Months after her second leg was amputated below the knee, Morgan Stickney began swimming again in the heart of a blustery New Hampshire winter.
It was early 2020, and COVID-19 pandemic restrictions had closed indoor lap pools. So the one-time Olympic hopeful, then 22, convinced her neighbor to fill and heat the kidney-bean-shaped pool in his backyard. There, she tethered herself to a pole and began swimming in place as the snow fell. She was training for the Tokyo Paralympic Games.
“I remember being in the hospital after losing my legs and just learning to walk as a bilateral amputee, not thinking I’d ever get back in the pool,” Stickney says. “Then the whole world shut down with COVID, and I heard the Olympics were delayed a year.”
The Olympics had been rescheduled from 2020 to 2021 due to the pandemic. Morgan realized, with the extra time to train, she had a chance to make the U.S. Paralympic team traveling to Tokyo. When pools opened back up that summer, she and her family moved to Cary, North Carolina, so she could swim with a top coach there.
Going for the Gold
In 2021, she won gold in two events for Team USA in the Tokyo Paralympic Games: the women’s 400-meter freestyle and the women’s 4x100-meter medley relay, where she swam in the anchor position.
Now she’s training to compete again at the Paris Paralympic Games in 2024.
“When you’re in the pool, nothing else in life matters. You can forget about any stress you have,” Stickney says. “It’s so nice to take my prosthetics off and just be me and be free in the water.”
Rare Vascular Disease Strikes
As a young teenager, Stickney was ranked in the United States’ top 20 for the women’s 1,500-meter freestyle, according to her biography on the Team USA website.
But at age 15, walking on the pool deck one morning at practice, “I felt something snap in my foot. One of the bones broke,” Stickney says.
It turned out Stickney had a rare vascular disease that restricted blood flowing to her foot and ankle, instead stopping at mid-calf, she says. This left her foot bones brittle and easy to break.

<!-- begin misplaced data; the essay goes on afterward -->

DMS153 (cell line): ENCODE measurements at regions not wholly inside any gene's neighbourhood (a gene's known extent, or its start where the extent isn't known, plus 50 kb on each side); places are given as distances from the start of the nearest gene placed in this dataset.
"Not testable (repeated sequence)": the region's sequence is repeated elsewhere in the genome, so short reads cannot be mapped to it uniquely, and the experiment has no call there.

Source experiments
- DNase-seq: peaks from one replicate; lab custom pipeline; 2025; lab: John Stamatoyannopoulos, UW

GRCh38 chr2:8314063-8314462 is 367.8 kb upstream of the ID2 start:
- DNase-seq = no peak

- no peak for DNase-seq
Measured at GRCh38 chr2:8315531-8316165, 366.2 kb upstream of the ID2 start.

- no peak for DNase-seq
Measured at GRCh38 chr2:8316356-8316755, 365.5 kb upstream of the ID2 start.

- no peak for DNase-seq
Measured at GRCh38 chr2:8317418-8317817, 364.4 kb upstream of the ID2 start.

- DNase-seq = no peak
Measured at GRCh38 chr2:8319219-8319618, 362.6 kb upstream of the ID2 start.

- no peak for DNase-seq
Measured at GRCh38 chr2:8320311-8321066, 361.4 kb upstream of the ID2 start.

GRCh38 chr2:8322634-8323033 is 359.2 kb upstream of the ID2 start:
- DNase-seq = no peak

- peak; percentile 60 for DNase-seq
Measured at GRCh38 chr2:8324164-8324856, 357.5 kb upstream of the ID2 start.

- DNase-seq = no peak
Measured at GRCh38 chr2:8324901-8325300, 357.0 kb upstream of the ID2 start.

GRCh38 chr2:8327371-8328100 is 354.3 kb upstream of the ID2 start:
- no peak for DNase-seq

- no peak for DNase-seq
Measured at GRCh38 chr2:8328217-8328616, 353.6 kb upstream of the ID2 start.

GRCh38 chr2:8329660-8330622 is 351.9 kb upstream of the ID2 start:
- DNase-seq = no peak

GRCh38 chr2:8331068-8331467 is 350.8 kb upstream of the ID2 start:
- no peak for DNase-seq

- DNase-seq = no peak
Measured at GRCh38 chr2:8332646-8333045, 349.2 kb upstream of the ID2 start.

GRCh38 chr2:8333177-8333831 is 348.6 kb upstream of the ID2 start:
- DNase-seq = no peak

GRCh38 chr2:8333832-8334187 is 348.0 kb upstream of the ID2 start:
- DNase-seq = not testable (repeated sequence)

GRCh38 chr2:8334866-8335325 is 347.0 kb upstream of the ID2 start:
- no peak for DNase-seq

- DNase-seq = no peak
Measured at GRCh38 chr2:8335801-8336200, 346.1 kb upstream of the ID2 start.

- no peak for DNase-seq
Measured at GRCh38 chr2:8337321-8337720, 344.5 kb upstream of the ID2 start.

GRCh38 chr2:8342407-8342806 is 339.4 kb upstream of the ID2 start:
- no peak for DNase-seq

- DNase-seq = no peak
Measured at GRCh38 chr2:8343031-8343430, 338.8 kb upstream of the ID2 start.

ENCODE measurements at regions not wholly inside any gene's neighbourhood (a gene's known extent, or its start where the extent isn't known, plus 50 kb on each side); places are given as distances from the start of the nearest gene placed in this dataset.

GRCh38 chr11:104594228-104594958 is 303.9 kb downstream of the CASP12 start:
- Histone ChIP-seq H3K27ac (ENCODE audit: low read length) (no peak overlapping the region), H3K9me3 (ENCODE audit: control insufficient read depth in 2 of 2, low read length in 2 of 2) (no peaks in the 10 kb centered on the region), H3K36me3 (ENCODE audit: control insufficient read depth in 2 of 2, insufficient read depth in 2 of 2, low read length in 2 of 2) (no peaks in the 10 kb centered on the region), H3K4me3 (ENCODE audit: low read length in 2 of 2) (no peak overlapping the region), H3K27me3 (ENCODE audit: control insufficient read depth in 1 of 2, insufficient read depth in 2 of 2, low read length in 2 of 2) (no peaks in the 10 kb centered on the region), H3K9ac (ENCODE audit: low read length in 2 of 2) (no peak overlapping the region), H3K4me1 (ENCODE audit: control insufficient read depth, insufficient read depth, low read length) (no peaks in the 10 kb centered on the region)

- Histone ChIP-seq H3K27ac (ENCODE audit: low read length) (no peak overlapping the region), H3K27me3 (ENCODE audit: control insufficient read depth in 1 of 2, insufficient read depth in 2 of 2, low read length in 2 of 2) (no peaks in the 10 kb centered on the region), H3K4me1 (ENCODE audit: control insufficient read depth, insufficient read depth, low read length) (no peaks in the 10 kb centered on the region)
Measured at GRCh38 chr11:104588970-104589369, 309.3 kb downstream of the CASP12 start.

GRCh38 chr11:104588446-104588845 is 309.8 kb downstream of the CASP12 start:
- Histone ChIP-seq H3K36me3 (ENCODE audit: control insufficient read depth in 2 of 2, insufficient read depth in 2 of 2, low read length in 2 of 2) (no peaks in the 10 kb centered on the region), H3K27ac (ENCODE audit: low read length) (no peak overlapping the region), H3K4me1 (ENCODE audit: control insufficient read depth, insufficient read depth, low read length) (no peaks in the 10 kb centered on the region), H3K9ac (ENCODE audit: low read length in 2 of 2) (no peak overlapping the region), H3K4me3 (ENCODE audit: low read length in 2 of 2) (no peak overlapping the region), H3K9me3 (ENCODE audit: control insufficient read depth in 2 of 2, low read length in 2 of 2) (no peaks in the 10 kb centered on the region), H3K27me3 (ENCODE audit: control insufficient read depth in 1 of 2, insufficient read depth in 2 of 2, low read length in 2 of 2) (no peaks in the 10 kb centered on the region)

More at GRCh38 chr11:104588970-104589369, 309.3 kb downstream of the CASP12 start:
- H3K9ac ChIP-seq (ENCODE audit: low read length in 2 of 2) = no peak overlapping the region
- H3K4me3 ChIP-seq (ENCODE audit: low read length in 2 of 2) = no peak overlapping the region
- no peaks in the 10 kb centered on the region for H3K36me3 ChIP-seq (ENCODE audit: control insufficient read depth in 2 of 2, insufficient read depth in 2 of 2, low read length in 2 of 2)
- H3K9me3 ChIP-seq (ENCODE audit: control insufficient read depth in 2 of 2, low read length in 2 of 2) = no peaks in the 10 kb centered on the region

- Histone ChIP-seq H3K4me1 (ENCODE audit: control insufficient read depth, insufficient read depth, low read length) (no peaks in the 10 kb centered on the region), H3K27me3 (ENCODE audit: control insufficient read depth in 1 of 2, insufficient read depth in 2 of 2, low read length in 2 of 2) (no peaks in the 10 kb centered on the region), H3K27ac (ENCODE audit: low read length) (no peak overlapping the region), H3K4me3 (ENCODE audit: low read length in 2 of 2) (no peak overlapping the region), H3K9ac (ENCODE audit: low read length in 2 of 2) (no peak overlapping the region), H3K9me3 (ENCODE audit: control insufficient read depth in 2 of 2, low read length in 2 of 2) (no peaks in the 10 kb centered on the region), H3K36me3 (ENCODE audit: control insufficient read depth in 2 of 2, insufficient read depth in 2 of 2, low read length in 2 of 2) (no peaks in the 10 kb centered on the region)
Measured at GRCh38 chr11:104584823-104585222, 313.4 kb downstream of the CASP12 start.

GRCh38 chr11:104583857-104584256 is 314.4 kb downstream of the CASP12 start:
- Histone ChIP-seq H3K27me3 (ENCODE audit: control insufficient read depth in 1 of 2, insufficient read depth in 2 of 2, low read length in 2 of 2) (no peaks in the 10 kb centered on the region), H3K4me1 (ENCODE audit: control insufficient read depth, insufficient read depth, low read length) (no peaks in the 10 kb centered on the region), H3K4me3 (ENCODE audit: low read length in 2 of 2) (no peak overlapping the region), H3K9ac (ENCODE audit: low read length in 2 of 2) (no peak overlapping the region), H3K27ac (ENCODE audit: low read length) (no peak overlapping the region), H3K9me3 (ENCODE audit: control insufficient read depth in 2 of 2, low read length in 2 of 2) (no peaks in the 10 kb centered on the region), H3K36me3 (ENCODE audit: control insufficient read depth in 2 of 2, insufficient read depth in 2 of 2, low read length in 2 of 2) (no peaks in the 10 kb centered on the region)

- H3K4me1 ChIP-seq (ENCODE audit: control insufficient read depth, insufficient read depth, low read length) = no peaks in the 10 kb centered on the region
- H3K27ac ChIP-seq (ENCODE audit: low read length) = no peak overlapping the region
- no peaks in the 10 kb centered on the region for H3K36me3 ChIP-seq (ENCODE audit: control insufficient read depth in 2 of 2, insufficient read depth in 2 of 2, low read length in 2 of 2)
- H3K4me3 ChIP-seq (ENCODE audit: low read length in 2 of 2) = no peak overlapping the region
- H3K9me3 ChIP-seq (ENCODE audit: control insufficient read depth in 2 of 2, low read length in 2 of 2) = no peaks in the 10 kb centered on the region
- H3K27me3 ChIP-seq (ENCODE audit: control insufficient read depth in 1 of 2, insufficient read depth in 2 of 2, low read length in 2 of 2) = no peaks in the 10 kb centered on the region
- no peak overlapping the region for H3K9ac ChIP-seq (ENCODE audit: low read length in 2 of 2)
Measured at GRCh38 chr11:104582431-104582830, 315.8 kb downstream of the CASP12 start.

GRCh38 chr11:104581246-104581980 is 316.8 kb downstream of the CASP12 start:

She wore a walking boot. She had surgery. Then, a couple of months later, it happened again.
Five years later, after a string of broken bones, surgeries and staph infections, doctors amputated her left leg below the knee. She was 20. Then the same thing happened with her right foot. That leg was amputated when she was 22.
Training with the Titans
Stickney’s surgeon heard about her success in the pool prior to her amputation and recommended she look into Paralympic swimming, she says. In the summer of 2020, she and her family left New Hampshire so she could train with Coach John Payne and the Titans swim team at Triangle Aquatic Center in Cary.
Payne had experience coaching Olympic swimmers, but Stickney was his first Paralympic athlete, he says. She initially visited for a week and attended some practices to make sure the two could work together. They immediately clicked.
Most days, the differences between coaching Stickney, a Paralympic swimmer, and an Olympic qualifier living without a disability aren’t huge, Payne says. They often swim in the same lanes.
“It puts into stark relief what she’s capable of doing, despite all the challenges that have come her way and continue to come her way,” Payne says. “She is able to perform at a very, very high level. Able-bodied, disabled, whatever – I’d put her up against anybody.”
How She Does It